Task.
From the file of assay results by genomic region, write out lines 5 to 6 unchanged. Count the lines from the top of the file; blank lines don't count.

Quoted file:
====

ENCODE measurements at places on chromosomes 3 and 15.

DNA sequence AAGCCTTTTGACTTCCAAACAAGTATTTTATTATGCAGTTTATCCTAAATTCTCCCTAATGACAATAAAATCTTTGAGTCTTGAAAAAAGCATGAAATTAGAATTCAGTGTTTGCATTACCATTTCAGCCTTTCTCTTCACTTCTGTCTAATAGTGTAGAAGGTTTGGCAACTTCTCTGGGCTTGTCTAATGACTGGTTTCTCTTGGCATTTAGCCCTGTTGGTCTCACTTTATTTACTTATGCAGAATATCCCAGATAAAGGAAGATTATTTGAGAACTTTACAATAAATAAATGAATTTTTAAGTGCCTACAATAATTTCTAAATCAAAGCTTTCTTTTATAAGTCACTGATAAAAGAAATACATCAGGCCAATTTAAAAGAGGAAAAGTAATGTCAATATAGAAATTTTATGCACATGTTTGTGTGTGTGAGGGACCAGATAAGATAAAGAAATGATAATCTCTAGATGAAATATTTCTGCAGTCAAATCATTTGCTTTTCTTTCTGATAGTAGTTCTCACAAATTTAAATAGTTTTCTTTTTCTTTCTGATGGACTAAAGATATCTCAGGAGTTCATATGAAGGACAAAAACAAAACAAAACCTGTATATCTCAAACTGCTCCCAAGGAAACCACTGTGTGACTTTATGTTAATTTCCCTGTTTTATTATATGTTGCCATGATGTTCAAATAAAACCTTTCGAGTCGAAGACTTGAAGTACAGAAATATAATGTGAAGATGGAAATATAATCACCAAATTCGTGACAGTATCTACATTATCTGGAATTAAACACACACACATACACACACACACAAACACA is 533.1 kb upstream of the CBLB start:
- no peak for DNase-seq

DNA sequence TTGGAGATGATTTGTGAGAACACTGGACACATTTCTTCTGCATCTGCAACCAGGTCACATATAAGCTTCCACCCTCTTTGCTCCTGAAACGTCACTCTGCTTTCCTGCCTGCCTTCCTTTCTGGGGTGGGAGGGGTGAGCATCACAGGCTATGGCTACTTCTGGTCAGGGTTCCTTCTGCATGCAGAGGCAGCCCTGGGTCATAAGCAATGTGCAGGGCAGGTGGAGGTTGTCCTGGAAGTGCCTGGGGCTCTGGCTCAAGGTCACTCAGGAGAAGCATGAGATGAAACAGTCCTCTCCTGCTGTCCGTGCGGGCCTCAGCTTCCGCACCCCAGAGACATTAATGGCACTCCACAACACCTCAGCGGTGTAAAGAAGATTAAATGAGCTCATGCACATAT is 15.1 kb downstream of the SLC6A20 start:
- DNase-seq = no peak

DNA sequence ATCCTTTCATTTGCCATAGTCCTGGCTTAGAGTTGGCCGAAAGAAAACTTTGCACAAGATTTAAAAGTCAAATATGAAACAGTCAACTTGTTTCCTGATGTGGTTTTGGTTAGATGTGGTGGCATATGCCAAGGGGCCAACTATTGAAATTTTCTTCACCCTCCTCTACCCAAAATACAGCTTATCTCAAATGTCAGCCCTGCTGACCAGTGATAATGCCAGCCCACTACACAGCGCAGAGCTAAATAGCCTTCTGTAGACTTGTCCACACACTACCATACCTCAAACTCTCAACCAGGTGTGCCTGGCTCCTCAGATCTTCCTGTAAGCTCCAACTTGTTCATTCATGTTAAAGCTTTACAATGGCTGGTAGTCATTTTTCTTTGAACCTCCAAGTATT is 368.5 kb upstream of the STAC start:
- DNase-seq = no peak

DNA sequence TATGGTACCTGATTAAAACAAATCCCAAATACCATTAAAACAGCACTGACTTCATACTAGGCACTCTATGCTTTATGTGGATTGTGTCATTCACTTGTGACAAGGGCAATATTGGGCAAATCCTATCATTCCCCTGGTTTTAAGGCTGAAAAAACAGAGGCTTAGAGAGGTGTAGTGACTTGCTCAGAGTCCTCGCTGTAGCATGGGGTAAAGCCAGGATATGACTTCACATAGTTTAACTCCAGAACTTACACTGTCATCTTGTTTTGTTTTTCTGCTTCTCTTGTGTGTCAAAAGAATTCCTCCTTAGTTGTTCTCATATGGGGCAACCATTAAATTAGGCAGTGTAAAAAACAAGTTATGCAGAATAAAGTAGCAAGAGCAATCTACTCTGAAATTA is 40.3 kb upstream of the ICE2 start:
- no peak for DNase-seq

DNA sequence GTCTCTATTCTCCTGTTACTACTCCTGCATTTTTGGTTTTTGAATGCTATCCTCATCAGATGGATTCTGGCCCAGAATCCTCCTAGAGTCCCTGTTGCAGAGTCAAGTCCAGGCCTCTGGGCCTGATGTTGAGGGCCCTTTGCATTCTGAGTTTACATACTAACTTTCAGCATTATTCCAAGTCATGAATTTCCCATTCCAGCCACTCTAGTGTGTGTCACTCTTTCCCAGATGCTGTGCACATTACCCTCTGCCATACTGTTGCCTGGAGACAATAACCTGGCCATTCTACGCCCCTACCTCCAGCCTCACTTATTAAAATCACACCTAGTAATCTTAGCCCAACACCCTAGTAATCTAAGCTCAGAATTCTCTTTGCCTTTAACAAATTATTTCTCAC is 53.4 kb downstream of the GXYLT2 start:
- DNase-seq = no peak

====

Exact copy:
- DNase-seq = no peak

DNA sequence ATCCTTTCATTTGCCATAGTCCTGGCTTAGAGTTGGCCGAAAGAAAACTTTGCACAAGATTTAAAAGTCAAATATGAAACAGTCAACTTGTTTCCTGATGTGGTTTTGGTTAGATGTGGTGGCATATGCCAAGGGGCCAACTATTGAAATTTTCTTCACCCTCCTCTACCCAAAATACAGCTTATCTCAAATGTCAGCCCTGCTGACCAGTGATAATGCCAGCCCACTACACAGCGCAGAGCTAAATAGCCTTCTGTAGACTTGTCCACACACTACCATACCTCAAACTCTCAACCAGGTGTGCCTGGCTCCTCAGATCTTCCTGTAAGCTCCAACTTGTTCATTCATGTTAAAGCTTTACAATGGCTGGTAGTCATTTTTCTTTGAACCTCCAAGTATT is 368.5 kb upstream of the STAC start: